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GRU

Recharge Wetland

Recharge Wetland

Groundwater Recharge Wetland

Project Fact Sheet

Gainesville Regional Utilities (GRU), in partnership with the Suwannee River Water Management District (SRWMD) and the Florida Department of Environmental Protection (FDEP), is constructing a groundwater recharge wetland. The project will help replenish, or recharge, the Floridan aquifer, which will benefit the Santa Fe River, its springs and our community.

What is a groundwater recharge wetland?

Groundwater recharge wetlands are manmade wetlands constructed on sandy soils that allow water to gradually percolate through the soil and recharge the natural aquifer beneath Gainesville. 

These systems are widely heralded in the scientific community as a means to provide groundwater recharge with high-quality, low-nutrient reclaimed water.  The process helps boost groundwater supplies, raise aquifer levels and maintain positive flows at springs, rivers and other nearby water bodies. When completed, the manmade wetland will recharge the Floridan aquifer with up to 5 million gallons per day (MGD) of high-quality, low-nutrient water. 

What will the wetland look like?

The planned wetland system will be designed as a beautiful park-like space for the public to enjoy. The property will have several wetland basins eventually totaling 20 to 45 acres. Each basin will be planted with native wetland plants, including many flowering species.

Reclaimed water from GRU’s Kanapaha Water Reclamation Facility will continuously hydrate the wetland ecosystem and breathe life into a native landscape. Picture wildlife habitats, scenic views and meandering trails lined with beautiful shade trees. The wetland recharge park will be a popular location for flora, fauna and the community.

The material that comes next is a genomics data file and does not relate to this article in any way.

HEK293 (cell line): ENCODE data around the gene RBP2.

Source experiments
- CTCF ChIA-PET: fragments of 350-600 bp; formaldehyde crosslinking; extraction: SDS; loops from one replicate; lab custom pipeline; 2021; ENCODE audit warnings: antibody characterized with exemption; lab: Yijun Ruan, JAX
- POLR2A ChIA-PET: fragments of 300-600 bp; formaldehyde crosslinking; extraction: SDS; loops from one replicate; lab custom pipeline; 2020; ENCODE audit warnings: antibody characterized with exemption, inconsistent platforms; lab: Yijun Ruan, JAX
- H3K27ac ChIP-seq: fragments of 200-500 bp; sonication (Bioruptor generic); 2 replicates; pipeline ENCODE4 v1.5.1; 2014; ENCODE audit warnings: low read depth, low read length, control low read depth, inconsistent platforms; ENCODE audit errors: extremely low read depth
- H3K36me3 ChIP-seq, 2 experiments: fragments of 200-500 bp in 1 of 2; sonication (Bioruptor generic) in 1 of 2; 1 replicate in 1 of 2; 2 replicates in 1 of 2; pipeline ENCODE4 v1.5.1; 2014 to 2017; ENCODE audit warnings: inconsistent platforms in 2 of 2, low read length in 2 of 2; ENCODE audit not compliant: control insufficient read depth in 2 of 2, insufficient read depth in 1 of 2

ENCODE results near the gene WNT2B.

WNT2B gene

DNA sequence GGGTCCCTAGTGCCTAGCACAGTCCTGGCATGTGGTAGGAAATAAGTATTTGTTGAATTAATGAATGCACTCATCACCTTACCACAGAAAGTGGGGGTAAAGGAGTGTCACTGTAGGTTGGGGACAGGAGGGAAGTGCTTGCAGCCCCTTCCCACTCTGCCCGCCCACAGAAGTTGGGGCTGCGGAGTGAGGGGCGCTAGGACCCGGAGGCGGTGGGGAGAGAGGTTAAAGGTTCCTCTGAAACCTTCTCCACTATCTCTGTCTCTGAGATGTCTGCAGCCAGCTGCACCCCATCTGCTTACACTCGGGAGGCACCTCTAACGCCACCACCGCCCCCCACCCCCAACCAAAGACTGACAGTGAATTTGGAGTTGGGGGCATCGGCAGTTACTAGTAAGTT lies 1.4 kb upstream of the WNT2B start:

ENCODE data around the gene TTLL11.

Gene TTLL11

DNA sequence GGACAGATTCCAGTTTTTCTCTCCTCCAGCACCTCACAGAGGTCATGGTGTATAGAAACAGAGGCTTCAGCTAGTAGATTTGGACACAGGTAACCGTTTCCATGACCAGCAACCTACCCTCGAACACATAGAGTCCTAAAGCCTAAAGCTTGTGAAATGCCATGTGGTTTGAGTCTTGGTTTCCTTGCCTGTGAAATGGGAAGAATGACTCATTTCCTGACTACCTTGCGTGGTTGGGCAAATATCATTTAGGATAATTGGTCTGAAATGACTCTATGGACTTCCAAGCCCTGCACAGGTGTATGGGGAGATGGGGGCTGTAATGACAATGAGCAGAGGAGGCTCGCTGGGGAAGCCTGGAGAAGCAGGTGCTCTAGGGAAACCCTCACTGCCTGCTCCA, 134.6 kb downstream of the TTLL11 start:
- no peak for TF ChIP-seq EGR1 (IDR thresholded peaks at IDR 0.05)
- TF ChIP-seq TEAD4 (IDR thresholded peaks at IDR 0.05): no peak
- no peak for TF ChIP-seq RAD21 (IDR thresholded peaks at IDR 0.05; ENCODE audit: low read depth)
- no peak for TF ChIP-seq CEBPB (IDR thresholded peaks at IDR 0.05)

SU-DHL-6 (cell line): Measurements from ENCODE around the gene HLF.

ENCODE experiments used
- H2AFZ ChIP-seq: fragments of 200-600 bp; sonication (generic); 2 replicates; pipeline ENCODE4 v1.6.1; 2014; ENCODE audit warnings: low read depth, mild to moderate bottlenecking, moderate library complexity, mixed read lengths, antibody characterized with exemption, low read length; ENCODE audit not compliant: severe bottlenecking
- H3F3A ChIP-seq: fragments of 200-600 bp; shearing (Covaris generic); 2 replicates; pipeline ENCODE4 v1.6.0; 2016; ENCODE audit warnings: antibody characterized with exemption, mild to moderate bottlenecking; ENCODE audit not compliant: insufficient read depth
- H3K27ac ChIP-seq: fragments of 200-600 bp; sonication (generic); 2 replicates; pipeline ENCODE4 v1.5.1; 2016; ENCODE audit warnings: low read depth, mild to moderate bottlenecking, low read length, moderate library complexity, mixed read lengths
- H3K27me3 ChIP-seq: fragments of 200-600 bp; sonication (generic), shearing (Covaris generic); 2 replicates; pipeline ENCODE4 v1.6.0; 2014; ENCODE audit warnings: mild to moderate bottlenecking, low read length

Where will the wetland be located?

The project site encompasses approximately 75 acres near Diamond Sports Park, along Parker Road in southwest Gainesville. This area was selected because of its sandy, well-drained soils, which are integral to aquifer recharge and because of the proximity to GRU’s existing reclaimed water lines.

Do other wetlands like this exist?

Sweetwater Wetlands Park in Gainesville is an example of a manmade wetland.  Also a multi-agency project led by GRU, Sweetwater’s primary function is to improve water quality, but it offers many ancillary benefits such as extraordinary wildlife habitats and recreational and educational opportunities.

Other similar wetlands can be found throughout Florida, including as close as Ocala. Each wetland is treasured for creating an abundance of green space and for maintaining its own unique characteristics. This wetland system will be more intimate than Sweetwater Wetlands Park, which is located on Paynes Prairie, but the experience will be equally enjoyable.

When will the wetland be built?

Wetland Construction will occur in phases, with the first phase expected to be complete in 2024. GRU and its state and regional partners are currently in the project’s planning, permitting and land-acquisition phase.  The multi-agency investment and cost-share funding from the SRWMD and FDEP will help pay for the property. During this initial phase, these partners are working with Alachua County and/or other local stakeholders to develop other partnerships for public access to allow hiking, wildlife viewing and other passive uses.

Many specific project details, including basin layout, trails and parking will be designed in the near future. The upcoming phase includes the detailed engineering and environmental design and construction of approximately 15 acres of wetlands.

How do I get involved?

GRU is partnering with community organizations during the development of this project. To become involved, please email Kristen Sealey at sealeykm@gru.com.